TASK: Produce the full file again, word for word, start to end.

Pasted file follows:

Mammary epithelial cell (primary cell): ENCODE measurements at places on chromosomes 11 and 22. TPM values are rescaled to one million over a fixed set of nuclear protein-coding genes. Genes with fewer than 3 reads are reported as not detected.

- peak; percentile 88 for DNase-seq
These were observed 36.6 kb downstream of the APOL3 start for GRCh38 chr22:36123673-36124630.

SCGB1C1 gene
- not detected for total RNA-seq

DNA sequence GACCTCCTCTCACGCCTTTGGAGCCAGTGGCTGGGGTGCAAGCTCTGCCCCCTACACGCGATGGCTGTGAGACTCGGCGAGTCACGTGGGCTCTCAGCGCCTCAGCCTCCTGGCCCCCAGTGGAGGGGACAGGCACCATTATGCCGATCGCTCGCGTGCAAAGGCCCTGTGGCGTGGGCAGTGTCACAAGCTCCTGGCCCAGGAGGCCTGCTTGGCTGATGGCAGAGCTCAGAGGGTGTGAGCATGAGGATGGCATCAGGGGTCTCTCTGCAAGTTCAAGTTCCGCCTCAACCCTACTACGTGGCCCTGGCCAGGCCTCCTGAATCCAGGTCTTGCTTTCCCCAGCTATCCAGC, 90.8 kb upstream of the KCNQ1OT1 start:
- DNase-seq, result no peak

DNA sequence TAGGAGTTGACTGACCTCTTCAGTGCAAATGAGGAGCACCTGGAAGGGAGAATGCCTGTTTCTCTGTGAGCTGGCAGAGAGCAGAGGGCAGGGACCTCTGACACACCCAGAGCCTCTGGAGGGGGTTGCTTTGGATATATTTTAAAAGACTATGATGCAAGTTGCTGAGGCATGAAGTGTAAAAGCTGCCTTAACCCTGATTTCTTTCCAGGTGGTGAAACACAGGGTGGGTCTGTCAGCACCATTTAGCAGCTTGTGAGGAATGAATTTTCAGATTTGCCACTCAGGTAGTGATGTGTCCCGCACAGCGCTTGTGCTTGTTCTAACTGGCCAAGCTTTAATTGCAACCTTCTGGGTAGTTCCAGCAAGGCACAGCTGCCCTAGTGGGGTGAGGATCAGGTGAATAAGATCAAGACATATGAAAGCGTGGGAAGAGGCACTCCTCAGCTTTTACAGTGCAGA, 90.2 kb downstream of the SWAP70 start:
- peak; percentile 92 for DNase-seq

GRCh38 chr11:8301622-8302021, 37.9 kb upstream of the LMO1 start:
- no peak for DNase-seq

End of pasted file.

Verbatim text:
Mammary epithelial cell (primary cell): ENCODE measurements at places on chromosomes 11 and 22. TPM values are rescaled to one million over a fixed set of nuclear protein-coding genes. Genes with fewer than 3 reads are reported as not detected.

- peak; percentile 88 for DNase-seq
These were observed 36.6 kb downstream of the APOL3 start for GRCh38 chr22:36123673-36124630.

SCGB1C1 gene
- not detected for total RNA-seq

DNA sequence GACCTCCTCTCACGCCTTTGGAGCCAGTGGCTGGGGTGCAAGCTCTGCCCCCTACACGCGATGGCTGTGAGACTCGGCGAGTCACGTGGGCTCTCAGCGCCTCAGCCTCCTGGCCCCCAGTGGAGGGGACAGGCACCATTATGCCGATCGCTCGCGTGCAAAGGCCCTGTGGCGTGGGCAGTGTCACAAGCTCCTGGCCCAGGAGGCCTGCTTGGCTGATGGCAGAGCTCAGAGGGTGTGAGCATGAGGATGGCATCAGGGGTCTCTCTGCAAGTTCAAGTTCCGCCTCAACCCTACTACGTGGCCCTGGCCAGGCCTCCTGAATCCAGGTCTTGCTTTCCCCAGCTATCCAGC, 90.8 kb upstream of the KCNQ1OT1 start:
- DNase-seq, result no peak

DNA sequence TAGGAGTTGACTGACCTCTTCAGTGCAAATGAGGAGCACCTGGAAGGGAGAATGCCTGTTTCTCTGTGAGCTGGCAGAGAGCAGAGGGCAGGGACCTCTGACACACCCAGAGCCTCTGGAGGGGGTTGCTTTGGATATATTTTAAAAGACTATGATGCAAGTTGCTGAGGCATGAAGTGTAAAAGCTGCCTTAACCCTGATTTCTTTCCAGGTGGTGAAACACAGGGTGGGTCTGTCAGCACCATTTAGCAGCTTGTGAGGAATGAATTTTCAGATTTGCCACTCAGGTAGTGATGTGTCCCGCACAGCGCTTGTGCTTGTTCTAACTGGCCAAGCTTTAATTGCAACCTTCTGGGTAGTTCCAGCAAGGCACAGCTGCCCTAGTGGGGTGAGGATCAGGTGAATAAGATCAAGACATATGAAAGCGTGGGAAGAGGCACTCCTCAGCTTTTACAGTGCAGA, 90.2 kb downstream of the SWAP70 start:
- peak; percentile 92 for DNase-seq

GRCh38 chr11:8301622-8302021, 37.9 kb upstream of the LMO1 start:
- no peak for DNase-seq